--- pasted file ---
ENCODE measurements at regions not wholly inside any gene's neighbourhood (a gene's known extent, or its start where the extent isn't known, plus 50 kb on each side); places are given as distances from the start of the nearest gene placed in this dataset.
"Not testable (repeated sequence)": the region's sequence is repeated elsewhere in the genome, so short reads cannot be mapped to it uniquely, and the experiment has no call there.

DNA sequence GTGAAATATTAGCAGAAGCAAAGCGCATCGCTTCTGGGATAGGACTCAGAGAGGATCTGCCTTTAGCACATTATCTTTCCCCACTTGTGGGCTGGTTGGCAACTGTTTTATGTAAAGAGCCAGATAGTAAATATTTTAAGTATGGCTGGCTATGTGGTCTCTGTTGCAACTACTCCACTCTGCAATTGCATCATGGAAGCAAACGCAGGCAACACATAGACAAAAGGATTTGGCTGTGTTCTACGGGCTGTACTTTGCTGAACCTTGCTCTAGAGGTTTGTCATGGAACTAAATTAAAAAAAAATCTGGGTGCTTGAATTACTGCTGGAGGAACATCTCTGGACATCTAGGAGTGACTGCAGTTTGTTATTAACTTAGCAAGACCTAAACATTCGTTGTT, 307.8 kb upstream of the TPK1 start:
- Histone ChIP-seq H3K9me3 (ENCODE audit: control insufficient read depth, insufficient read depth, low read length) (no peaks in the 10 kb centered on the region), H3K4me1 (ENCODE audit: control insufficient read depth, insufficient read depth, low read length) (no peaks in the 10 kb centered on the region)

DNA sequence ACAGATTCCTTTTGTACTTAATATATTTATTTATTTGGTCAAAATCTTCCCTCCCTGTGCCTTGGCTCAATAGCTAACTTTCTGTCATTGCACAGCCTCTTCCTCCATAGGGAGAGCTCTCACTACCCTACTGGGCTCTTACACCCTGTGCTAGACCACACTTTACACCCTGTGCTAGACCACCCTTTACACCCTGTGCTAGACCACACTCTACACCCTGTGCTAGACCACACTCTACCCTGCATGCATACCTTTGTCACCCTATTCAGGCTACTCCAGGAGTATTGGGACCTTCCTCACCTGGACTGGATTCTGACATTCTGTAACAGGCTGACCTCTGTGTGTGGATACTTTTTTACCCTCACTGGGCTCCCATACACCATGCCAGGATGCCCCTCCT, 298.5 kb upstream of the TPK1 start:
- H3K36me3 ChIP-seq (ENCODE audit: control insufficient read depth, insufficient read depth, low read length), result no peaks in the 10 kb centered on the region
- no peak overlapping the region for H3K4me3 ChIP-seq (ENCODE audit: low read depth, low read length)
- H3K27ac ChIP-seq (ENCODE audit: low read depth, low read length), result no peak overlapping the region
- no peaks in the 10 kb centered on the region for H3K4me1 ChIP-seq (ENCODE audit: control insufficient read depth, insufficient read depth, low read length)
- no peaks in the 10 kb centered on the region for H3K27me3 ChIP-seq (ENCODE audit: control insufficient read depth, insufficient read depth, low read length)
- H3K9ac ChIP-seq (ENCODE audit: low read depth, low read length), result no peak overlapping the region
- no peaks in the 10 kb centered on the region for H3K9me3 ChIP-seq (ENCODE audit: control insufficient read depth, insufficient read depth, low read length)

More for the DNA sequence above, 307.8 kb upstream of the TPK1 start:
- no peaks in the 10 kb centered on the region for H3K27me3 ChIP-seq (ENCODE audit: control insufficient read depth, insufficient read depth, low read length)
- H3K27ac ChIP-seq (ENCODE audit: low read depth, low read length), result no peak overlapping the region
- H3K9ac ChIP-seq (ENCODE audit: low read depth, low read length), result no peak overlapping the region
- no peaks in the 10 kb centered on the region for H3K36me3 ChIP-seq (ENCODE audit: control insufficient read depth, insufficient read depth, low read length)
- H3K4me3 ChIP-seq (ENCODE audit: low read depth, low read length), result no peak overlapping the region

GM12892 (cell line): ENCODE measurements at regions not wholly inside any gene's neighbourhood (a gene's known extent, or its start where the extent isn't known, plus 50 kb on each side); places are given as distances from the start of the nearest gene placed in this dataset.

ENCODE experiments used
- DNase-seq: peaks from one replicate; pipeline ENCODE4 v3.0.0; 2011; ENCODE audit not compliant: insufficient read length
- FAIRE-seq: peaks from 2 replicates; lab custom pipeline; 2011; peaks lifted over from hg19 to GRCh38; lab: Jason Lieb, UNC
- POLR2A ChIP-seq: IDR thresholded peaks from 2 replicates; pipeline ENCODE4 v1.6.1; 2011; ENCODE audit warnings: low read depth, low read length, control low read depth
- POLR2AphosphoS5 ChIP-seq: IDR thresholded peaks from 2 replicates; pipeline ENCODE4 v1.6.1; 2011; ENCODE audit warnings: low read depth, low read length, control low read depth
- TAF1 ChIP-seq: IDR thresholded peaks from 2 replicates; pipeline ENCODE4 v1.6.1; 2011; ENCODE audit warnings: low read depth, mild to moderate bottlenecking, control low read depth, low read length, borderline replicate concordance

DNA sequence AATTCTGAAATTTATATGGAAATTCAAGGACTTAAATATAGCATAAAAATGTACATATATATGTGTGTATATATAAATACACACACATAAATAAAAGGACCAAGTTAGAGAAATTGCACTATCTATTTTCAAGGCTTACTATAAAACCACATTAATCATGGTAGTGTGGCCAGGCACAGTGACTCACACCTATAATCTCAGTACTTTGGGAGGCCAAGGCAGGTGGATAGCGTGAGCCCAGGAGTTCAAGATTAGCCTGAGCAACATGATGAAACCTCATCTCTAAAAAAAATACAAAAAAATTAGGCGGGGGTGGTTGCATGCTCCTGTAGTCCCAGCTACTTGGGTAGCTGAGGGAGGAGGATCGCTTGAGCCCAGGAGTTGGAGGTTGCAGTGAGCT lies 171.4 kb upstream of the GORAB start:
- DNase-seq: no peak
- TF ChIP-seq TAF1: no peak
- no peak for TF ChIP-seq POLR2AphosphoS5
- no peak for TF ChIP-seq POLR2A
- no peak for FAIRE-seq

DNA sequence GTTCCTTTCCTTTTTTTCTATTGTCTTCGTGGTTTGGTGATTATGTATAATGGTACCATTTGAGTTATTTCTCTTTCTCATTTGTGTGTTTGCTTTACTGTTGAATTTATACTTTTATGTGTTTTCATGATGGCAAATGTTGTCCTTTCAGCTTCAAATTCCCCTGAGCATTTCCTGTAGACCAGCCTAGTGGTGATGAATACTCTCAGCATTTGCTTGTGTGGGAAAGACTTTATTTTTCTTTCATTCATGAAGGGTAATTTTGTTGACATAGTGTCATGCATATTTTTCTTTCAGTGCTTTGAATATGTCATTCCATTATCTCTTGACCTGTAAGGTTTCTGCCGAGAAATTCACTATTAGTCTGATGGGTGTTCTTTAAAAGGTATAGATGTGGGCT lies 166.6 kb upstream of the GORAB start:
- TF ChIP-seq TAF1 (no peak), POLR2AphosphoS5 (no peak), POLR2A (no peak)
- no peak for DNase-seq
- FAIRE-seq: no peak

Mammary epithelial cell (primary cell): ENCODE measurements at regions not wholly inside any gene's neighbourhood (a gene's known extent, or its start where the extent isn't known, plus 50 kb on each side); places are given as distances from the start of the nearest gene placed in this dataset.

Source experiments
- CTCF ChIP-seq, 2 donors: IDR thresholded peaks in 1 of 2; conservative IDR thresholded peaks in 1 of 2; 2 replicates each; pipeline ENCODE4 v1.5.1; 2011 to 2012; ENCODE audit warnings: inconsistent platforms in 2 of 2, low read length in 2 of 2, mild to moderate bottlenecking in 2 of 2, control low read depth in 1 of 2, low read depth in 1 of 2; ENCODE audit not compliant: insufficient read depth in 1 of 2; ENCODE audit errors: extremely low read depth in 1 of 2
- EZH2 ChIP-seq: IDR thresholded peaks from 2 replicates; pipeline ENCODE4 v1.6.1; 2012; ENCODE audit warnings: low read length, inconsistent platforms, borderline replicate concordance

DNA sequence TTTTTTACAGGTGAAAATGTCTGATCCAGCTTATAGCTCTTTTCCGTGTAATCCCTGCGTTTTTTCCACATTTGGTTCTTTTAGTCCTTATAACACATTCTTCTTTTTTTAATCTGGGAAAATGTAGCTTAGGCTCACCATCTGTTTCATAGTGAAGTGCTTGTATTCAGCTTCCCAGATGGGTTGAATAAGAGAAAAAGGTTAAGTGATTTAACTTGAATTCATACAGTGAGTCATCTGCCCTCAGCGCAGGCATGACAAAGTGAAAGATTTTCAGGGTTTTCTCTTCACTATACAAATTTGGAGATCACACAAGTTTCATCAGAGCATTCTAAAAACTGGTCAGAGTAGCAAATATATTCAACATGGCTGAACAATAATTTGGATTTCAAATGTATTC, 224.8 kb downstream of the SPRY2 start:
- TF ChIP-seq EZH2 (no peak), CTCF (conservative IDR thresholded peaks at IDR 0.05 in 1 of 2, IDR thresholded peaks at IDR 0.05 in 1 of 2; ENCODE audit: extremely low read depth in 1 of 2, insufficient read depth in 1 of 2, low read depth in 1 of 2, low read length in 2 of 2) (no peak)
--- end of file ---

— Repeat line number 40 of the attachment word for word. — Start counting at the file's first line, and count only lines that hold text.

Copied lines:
DNA sequence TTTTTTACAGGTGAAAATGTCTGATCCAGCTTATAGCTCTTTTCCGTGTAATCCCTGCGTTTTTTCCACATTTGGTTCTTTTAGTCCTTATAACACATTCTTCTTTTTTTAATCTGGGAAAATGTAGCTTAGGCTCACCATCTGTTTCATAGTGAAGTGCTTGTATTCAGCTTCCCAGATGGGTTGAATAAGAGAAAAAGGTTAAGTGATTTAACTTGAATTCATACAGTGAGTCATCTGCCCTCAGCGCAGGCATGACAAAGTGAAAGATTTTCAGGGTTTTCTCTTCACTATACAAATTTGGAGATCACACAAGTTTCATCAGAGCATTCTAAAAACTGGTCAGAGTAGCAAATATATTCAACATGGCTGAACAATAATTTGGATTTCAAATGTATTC, 224.8 kb downstream of the SPRY2 start: